2.5.4. ATP

ATP was extracted from soil using Webster et al. (1984) procedure and measured as recommended in Ciardi and Nannipieri (1990). Twenty milliliters of a phosphoric acid was added to 1 g of soil, the suspension was shaken in a cool bath, filtered through Whatman paper and an aliquot was used to measure the ATP by luciferin–luciferase assay in a luminometer (Optocomp 1, MGM Instruments, Inc.).

2.6. Data analysis

The ANOVA test and correlations amongst different soil properties were carried out by JPM software. All analyses were conducted with a significant P value of 0.05. Regression analysis to test the effect of soil properties on C mineralization were conducted following the approach used by Matus et al. (2006). The multiple regression analysis was carried out to test whether the combined effects increased R2 values significantly compared with those of simple linear correlations. Multiple regression has been criticized because of the inclusion of a multiplicative term (or interaction), which is difficult to interpret (Garrido and Matus, 2012). In the present study, this disagreement was avoided using an additive model in which no multiplicative terms were included; we assumed that the effect of an independent variable strongly reflected the change of the dependent variable, regardless of the level of other effects (Garrido and Matus, 2012). The multiple regression analysis allowed us to perform a stepwise history and forward elimination. Mallow's criterion was used instead of the error mean square to select the best model. A model was selected when Mallow's criterion approaches the probability value (0.05), and the number of parameters in the equation increased the R2 values significantly. All data were tested for the normality of the distribution using a skewness test value of 0.5 (Webster and Oliver, 2001). If the skewness value was> 0.5, we concluded that the distribution was not normal. All analyses were computed using JMP statistical software (SAS Institute, Cary, NC, and U.S.A).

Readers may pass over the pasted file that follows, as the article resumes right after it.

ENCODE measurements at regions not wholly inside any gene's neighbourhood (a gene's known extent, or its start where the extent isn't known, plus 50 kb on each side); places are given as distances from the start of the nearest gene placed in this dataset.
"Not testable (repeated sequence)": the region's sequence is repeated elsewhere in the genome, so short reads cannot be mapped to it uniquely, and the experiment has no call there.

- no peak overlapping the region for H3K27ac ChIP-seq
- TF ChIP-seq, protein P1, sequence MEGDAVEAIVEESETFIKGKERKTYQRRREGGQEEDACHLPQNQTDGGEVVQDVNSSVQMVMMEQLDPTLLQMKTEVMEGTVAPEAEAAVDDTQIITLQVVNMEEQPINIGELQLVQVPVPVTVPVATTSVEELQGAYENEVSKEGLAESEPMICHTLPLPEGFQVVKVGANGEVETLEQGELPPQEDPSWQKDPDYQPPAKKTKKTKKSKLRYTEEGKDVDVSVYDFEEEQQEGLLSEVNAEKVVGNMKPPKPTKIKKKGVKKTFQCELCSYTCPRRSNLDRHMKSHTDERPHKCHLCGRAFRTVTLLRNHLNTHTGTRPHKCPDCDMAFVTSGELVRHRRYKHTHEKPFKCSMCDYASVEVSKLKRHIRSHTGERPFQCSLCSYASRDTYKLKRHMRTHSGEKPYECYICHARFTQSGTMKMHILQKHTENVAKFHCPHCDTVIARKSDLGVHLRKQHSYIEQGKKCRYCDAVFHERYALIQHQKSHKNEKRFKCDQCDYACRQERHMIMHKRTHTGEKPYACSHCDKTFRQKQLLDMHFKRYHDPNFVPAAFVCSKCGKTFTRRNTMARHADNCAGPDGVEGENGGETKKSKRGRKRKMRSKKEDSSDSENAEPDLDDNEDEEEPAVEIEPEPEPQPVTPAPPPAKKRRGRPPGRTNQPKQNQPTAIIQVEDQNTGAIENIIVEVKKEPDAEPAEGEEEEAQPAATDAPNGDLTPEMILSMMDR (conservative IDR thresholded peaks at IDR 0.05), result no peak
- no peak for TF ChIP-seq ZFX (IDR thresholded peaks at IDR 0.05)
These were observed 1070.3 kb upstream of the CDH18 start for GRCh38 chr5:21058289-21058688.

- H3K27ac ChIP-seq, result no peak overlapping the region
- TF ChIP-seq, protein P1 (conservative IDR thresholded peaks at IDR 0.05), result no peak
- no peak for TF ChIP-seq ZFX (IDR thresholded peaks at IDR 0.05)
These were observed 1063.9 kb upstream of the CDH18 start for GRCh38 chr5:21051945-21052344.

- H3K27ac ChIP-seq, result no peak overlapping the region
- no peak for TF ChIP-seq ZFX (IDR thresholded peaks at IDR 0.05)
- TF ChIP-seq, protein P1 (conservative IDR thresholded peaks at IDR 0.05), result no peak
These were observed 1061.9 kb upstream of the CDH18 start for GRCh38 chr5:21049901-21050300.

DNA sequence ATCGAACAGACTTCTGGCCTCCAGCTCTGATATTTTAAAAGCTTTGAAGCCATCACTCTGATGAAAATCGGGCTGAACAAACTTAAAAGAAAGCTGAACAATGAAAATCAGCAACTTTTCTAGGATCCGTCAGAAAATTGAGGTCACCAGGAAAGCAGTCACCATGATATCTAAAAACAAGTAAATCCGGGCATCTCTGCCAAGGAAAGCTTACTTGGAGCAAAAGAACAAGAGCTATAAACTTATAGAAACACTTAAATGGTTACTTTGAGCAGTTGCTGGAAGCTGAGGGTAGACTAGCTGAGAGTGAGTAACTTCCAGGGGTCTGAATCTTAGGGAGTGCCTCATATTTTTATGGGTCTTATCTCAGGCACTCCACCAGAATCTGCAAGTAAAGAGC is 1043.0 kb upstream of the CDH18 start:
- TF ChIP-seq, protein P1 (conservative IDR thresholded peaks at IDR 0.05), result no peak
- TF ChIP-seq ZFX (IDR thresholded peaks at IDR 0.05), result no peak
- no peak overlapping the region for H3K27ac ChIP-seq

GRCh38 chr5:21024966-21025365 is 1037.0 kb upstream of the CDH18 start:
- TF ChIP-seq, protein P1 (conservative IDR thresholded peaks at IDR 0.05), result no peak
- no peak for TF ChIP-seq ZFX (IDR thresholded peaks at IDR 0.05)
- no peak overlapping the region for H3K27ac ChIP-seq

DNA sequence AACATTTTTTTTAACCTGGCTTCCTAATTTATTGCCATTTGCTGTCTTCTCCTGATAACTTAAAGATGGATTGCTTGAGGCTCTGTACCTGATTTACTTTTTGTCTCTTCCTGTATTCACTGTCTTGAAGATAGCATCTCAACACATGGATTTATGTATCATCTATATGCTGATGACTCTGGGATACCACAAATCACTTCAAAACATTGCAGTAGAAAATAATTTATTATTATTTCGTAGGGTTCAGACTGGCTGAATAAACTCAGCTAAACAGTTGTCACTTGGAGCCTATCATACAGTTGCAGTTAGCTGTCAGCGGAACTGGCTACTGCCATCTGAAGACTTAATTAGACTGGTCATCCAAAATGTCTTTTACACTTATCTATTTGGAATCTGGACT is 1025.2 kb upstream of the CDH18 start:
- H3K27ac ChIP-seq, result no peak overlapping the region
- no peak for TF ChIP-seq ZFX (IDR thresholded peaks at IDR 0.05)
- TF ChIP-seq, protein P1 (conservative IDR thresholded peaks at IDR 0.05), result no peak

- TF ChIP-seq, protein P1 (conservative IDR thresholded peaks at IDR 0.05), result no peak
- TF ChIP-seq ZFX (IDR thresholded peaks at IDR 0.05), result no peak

3. Results

3.1. Soil properties

The total recovery from LF, IF and MF to total soil was close to 100%. The proportion of MF in PAC soils was 55% compared with 34% of PNP soils (Table 2). The allophanic soil in PNP is silty loam (Neculman et al., 2012), whereas in kaolinitic metamorphic soil it is clay loam (Luzio et al., 2003). The SOC in both bulk soils was similar. However the MF in PAC soil showed almost half the amount of SOC found in PNP soil and it was always lower in the other fractions, too. The Alp(pyrophosphate) is an indicator of complexed Al with organic matter, particularly this indicator is important in volcanic soils. As expected, Alpin PNP doubled the amount found in PAC soil. The MB-C obtained by fumigation and extraction varied between 0.9 and 3.8 g C kg-1 soil and it was similar in all fractions and bulk soils, except in LF of PAC soil. ATP followed the similar trends as for MB-C (Table 2).

Table 2. Soil and physical fractions characterization of studied temperate rain forest in Puyehue National Park (PNP) and Alerce Costero Nationl Park (PAC).

;1LF = light fraction, coarse sand 250-2000 µm; IF = intermediate fraction, fine sand 53-250 µm+particulate organic matter (POM) and MF= mineral fraction, silt and clay < 53 µm; 2Soil organic carbon by Wlkley and Black (1934); 3Aluminium extracted with Na-pyrophosphate; 5C in the microbial biomass.

3.2. Incubation

In all soils and fractions, the C mineralizationwas between 162 and 1000 mg C-CO2 kg-1 soil after 30 days of incubation and it was always lower in PAC soil (Figure 1).Depending on the fraction, mineralization decreased as follow: LF > IF> MF in both soils (Figure 1A and 1B) In general, the mineralized C tended to stabilize after 15 days of incubation(Figure 1C and 1D).

Figure 1. Carbon mineralization in the (A-B) soil fractions and (C-D) bulk soil from temperate rain forest in Puyehue National Park (PNP) and Alerce Costero Nationl Park (PAC).

3.3. Enzymes activity, carbohydrates and other soil parameters